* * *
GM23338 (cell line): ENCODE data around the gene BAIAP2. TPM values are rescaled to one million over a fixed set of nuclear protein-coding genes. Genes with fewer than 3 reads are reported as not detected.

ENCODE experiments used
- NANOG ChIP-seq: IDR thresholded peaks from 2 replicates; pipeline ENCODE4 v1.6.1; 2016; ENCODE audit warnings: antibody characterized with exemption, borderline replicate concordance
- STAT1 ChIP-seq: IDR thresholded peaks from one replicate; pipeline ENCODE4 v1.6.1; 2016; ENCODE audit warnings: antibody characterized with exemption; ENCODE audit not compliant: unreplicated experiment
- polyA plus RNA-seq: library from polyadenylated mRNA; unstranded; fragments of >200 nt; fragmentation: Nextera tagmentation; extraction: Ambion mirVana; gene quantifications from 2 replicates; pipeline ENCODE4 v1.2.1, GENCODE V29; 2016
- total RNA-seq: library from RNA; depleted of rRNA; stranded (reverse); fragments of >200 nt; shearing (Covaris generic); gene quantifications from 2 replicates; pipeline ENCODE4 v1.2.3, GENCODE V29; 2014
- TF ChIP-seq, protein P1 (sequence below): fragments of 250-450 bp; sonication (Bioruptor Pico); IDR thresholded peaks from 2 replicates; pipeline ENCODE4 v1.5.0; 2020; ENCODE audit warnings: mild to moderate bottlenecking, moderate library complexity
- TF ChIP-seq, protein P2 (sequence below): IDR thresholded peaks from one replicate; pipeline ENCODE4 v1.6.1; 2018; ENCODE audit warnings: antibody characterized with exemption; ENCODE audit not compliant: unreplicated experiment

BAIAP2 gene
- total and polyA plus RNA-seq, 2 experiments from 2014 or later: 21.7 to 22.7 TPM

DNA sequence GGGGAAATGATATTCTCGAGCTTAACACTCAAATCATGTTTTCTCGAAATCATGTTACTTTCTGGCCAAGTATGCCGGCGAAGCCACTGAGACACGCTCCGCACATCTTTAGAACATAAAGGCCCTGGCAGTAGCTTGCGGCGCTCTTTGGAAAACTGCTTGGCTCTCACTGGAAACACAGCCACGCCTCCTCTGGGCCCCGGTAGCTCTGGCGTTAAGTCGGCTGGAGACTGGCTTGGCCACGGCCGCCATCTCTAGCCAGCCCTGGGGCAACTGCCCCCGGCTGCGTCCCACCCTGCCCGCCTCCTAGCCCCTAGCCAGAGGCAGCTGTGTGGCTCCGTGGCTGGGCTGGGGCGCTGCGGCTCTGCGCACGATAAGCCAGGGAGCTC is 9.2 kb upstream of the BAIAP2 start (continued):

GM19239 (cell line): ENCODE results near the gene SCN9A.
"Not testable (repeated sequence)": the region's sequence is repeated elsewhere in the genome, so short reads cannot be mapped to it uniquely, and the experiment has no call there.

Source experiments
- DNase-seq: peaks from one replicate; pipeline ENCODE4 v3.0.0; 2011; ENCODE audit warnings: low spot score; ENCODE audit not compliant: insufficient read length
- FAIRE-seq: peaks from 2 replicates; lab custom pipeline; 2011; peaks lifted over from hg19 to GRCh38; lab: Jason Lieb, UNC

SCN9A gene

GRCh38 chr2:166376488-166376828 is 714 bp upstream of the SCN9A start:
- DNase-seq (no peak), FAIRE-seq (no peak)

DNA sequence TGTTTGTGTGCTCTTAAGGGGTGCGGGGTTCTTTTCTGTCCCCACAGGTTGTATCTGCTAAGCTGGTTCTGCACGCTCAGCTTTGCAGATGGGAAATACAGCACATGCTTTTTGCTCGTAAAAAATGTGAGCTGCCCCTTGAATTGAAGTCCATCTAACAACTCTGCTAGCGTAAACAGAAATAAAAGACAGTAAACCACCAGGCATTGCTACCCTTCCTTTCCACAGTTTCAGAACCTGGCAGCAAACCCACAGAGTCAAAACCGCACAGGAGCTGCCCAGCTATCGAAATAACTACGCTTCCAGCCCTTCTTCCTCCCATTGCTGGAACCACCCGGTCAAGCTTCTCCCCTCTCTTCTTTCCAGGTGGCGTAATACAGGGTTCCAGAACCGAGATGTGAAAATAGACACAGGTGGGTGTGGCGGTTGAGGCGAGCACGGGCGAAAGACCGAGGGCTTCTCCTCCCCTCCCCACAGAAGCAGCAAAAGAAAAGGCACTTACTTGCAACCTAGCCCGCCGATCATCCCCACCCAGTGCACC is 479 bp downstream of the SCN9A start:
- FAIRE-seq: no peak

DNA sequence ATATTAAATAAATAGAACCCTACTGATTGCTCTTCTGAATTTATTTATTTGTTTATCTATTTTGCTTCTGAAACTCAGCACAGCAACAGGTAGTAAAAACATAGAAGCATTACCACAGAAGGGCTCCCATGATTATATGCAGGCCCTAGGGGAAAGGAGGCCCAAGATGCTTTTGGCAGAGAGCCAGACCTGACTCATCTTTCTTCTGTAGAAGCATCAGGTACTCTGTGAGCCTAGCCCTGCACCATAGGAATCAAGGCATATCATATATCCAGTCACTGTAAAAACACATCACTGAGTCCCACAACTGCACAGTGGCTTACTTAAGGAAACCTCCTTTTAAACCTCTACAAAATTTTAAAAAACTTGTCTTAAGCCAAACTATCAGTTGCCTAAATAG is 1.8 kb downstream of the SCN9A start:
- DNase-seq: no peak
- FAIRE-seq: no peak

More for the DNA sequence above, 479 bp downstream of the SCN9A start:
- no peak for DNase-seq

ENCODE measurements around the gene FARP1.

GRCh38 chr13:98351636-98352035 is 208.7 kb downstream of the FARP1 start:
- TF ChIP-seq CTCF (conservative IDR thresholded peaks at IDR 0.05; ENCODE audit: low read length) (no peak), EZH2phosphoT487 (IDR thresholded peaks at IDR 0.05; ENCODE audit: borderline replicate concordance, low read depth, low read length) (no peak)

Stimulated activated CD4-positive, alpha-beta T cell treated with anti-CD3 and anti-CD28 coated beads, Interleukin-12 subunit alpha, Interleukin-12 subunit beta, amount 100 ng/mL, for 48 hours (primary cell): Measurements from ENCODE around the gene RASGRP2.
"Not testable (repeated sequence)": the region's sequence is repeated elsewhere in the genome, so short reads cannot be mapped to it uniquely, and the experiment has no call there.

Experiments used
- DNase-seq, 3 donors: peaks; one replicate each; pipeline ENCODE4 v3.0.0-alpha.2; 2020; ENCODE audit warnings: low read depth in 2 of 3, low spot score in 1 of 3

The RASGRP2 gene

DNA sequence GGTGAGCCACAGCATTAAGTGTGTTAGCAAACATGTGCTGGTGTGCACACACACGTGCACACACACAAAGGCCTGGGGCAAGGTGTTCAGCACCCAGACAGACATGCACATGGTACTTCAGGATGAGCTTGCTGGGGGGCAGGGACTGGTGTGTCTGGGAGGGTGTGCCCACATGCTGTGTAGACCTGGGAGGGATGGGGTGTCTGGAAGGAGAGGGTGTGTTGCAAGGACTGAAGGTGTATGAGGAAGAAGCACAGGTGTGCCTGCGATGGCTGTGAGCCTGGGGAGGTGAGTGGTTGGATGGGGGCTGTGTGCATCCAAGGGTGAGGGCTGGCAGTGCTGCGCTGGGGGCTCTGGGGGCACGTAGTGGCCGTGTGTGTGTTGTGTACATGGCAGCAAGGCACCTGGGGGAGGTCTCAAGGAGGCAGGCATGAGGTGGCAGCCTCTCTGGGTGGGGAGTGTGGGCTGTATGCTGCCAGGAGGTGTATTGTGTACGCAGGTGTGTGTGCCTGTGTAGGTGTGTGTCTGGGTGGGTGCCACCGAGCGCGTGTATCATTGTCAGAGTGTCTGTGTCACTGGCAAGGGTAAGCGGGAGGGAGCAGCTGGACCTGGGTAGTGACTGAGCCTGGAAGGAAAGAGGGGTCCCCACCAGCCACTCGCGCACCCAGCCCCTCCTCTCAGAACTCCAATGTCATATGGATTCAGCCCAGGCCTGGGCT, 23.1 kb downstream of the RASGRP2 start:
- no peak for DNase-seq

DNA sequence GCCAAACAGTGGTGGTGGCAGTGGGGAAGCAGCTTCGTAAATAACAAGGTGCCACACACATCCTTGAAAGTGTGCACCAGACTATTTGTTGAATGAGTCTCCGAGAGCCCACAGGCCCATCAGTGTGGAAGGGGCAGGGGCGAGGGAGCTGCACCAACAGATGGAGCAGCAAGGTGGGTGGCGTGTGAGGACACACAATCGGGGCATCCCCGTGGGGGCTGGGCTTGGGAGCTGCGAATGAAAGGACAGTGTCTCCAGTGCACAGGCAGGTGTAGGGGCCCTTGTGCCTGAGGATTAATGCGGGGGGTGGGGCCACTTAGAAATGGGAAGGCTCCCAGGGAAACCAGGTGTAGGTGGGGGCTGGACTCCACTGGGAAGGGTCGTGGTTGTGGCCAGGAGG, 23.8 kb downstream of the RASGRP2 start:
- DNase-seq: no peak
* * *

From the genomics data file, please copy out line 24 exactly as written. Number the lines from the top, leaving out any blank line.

- FAIRE-seq: no peak